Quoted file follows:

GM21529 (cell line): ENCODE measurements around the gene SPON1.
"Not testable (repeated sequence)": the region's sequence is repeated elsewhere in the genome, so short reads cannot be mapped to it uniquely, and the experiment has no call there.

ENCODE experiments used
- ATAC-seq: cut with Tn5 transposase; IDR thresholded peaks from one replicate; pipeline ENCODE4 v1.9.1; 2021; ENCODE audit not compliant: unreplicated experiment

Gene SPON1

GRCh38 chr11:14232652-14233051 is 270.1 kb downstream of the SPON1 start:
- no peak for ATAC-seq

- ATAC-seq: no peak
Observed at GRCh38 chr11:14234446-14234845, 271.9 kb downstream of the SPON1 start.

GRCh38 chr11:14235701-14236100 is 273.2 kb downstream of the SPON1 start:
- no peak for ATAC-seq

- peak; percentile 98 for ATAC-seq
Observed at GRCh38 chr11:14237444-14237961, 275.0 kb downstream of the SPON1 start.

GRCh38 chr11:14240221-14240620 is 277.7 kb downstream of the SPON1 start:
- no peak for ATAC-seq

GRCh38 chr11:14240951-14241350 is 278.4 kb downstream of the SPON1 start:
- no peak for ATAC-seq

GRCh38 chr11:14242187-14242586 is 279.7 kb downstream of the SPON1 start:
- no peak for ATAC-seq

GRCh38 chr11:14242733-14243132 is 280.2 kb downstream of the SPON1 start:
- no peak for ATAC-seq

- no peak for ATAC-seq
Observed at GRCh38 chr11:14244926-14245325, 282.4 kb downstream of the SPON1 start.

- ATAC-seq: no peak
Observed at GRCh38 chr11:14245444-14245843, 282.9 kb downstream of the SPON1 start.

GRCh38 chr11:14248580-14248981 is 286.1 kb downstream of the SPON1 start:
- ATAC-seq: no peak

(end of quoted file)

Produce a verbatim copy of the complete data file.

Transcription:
GM21529 (cell line): ENCODE measurements around the gene SPON1.
"Not testable (repeated sequence)": the region's sequence is repeated elsewhere in the genome, so short reads cannot be mapped to it uniquely, and the experiment has no call there.

ENCODE experiments used
- ATAC-seq: cut with Tn5 transposase; IDR thresholded peaks from one replicate; pipeline ENCODE4 v1.9.1; 2021; ENCODE audit not compliant: unreplicated experiment

Gene SPON1

GRCh38 chr11:14232652-14233051 is 270.1 kb downstream of the SPON1 start:
- no peak for ATAC-seq

- ATAC-seq: no peak
Observed at GRCh38 chr11:14234446-14234845, 271.9 kb downstream of the SPON1 start.

GRCh38 chr11:14235701-14236100 is 273.2 kb downstream of the SPON1 start:
- no peak for ATAC-seq

- peak; percentile 98 for ATAC-seq
Observed at GRCh38 chr11:14237444-14237961, 275.0 kb downstream of the SPON1 start.

GRCh38 chr11:14240221-14240620 is 277.7 kb downstream of the SPON1 start:
- no peak for ATAC-seq

GRCh38 chr11:14240951-14241350 is 278.4 kb downstream of the SPON1 start:
- no peak for ATAC-seq

GRCh38 chr11:14242187-14242586 is 279.7 kb downstream of the SPON1 start:
- no peak for ATAC-seq

GRCh38 chr11:14242733-14243132 is 280.2 kb downstream of the SPON1 start:
- no peak for ATAC-seq

- no peak for ATAC-seq
Observed at GRCh38 chr11:14244926-14245325, 282.4 kb downstream of the SPON1 start.

- ATAC-seq: no peak
Observed at GRCh38 chr11:14245444-14245843, 282.9 kb downstream of the SPON1 start.

GRCh38 chr11:14248580-14248981 is 286.1 kb downstream of the SPON1 start:
- ATAC-seq: no peak